If serial killer John Wayne Gacy murdered more young men in the 1970s than the 33 whose bodies he stashed under his house or tossed in a river, detectives now know one thing for sure: He didn't bury any at his mother's residence.
Even though the local sheriff's department, with the help of two FBI cadaver dogs and ground-penetrating radar equipment, didn't find any victims under the Chicago apartment complex where Gacy's late mother once lived, the sheriff who reopened the case a couple years ago has no second thoughts about his hunt for clues to the decades-old mystery. He also hopes he's set in motion ways for others to look — around the nation, if necessary.
"When do you stop caring about victims and their families?" asked Cook County Sheriff Tom Dart, a Chicago Democrat who has made national news before reopening the Gacy investigation in 2011 with such moves as suing Craigslist and halting foreclosure evictions. "This could bring closure, peace, for people."
Eight unidentified victims have been exhumed in the Gacy case with the hopes DNA testing can identify them. Dart has also sent some of Gacy's blood — collected just before his 1994 execution — to a national law enforcement data base to see if he can be linked to decades-old unsolved homicides.
To that end, detectives have combed through a mountain of evidence gathered after Gacy's 1978 arrest. One detective said he found records that revealed Gacy, a contractor, traveled to "15 to 20 states." That information was submitted to the FBI for analysis, comparing where Gacy was with the dates of unsolved homicides and the discovery of bodies, Dart said.
"You'd have to be the most naive person in the world to think those (33 victims) were the only people he killed," the sheriff said.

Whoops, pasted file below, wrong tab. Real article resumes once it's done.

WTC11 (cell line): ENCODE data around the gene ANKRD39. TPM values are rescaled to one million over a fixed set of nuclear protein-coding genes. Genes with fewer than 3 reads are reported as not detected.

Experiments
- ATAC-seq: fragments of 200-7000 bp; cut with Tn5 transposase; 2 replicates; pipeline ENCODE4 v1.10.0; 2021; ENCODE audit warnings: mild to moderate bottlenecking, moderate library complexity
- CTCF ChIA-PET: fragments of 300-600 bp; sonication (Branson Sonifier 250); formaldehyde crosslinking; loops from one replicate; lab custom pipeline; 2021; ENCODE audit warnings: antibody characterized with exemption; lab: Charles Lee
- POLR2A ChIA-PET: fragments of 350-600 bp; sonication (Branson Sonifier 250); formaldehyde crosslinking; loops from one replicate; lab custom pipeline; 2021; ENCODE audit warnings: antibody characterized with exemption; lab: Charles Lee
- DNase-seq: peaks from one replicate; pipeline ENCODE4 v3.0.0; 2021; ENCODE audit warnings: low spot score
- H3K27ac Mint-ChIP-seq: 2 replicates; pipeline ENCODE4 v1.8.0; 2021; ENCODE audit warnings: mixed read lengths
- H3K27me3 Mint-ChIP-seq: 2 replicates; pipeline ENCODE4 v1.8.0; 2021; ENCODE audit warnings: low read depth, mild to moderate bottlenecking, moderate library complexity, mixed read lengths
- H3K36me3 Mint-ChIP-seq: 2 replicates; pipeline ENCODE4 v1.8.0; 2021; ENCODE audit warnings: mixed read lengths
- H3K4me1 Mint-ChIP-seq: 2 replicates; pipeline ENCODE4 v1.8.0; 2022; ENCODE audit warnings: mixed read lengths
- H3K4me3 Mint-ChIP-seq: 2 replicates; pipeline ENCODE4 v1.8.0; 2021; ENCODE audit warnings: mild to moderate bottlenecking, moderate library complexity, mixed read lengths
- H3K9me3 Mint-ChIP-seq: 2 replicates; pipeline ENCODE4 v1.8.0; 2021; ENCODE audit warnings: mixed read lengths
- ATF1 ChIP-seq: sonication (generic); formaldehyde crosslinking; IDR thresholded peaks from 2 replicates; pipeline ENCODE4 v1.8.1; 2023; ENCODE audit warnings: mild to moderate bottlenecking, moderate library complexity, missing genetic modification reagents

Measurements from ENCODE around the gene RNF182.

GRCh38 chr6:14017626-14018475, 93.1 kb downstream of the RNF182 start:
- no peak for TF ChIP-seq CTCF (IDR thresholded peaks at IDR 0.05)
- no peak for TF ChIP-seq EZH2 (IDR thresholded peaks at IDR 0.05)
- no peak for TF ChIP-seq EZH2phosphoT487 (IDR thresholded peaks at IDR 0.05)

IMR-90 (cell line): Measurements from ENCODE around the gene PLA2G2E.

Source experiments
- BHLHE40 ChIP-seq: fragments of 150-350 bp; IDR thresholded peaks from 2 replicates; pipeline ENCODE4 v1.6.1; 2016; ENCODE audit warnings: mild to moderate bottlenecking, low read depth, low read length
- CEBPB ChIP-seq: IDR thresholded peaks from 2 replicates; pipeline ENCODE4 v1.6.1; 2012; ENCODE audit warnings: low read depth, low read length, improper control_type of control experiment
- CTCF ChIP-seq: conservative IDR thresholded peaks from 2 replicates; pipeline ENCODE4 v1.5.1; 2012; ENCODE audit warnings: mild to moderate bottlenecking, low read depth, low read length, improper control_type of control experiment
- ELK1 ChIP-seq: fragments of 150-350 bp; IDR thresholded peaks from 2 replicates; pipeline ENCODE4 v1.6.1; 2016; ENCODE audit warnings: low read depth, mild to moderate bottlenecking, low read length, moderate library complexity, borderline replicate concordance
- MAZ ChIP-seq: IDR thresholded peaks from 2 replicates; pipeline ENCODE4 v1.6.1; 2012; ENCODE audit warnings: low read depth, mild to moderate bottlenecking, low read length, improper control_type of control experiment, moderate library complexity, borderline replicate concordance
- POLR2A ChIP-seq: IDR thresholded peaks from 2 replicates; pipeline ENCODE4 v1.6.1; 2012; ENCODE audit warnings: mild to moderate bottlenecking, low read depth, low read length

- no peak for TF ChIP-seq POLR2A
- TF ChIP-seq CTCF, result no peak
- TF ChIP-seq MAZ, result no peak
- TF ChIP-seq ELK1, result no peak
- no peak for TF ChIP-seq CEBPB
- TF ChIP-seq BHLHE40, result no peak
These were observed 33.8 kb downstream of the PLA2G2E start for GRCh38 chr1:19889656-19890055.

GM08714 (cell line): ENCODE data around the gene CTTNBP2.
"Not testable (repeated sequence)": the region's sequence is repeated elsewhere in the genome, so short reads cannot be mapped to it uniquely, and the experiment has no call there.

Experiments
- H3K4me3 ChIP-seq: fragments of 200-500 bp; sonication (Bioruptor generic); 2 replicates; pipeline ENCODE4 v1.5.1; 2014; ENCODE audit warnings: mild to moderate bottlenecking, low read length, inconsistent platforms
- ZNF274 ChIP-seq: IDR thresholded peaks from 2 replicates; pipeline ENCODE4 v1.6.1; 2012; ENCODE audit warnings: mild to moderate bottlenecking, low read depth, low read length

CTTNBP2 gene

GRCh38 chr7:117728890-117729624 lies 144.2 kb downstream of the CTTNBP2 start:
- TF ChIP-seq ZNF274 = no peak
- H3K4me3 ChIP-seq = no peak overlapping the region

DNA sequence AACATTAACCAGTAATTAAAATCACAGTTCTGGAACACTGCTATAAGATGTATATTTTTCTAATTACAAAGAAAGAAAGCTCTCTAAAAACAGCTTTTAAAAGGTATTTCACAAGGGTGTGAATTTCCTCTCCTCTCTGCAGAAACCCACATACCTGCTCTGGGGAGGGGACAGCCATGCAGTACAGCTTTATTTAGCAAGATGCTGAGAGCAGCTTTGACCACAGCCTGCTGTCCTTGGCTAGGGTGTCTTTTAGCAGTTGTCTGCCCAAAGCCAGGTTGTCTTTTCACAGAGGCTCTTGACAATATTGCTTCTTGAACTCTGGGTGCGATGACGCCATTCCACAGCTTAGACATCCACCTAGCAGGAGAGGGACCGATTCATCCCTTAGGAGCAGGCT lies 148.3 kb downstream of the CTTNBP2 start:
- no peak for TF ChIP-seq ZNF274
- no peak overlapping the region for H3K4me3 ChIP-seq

It was that kind of talk that took authorities to the apartment complex on Chicago's Northwest Side where Gacy's mother once lived. After the renewed investigation turned up Gacy's handwritten notes about work he'd done at there, and detectives learned that a 1998 search of the home was incomplete, it brought back a question floating around for years: Did Gacy seek other places to hide his victims as he ran out of room under his own house?
In January, the sheriff's office said the Cook County State's Attorney signed off on a search warrant request and investigators, waiting for the weather to warm and the ground to thaw, went to the complex late last month.
There, two highly trained Springer spaniels that were flown in from Quantico, Va., sniffed around. Sheriff's spokesman Frank Bilecki said the dogs have located remains buried over a century ago. Using coring equipment to burrow into the earth, the dogs were allowed to sniff the holes. But they showed no interest, an indication they didn't detect anything.
The final step was to use a graphic imaging equipment, which can detect slight indentations in the ground that could indicate large holes had been dug and then filled was used. Again, nothing.
With the search proving fruitless, some have questioned whether it's worth the time and expense.
"I haven't spoken to the sheriff about it, but at some point we need to look at the cost and benefits of this and perhaps spend this money on current crime and current victims," Cook County Commissioner Timothy Schneider said. But he echoed other commissioners, who support Dart's effort to provide answers to families that have long wondered about the fate of loved ones who disappeared at the time Gacy was luring and killing his victims.
As for Dart, he said that while no bodies were found, the search has netted results.
After the eight unidentified Gacy victims were exhumed, Dart made a public plea for families of young men who vanished in the 1970s to come forward and provide DNA samples — one was identified. And, in a strange twist, unidentified remains found by hikers in Utah three years ago were found to have nothing to do with Gacy. They were of a 22-year-old man who vanished while hitchhiking from Washington state to Illinois.
So far, though Gacy's blood sample hasn't been linked to any other crimes, which Dart and others have said isn't surprising. It might take months or years because other agencies must to go back into decades-old cases to search for and submit evidence.
Today, DNA is still being tested, but the flood of families who came forward has become just a trickle.
The sheriff said he has no plans for anything as ambitious as exhuming more victims or digging into any more yards in search of bodies. Instead, he said he's pretty much content to let science and computer analysis determine what will happen next.
"Most of the work is done, and now we're waiting," he said.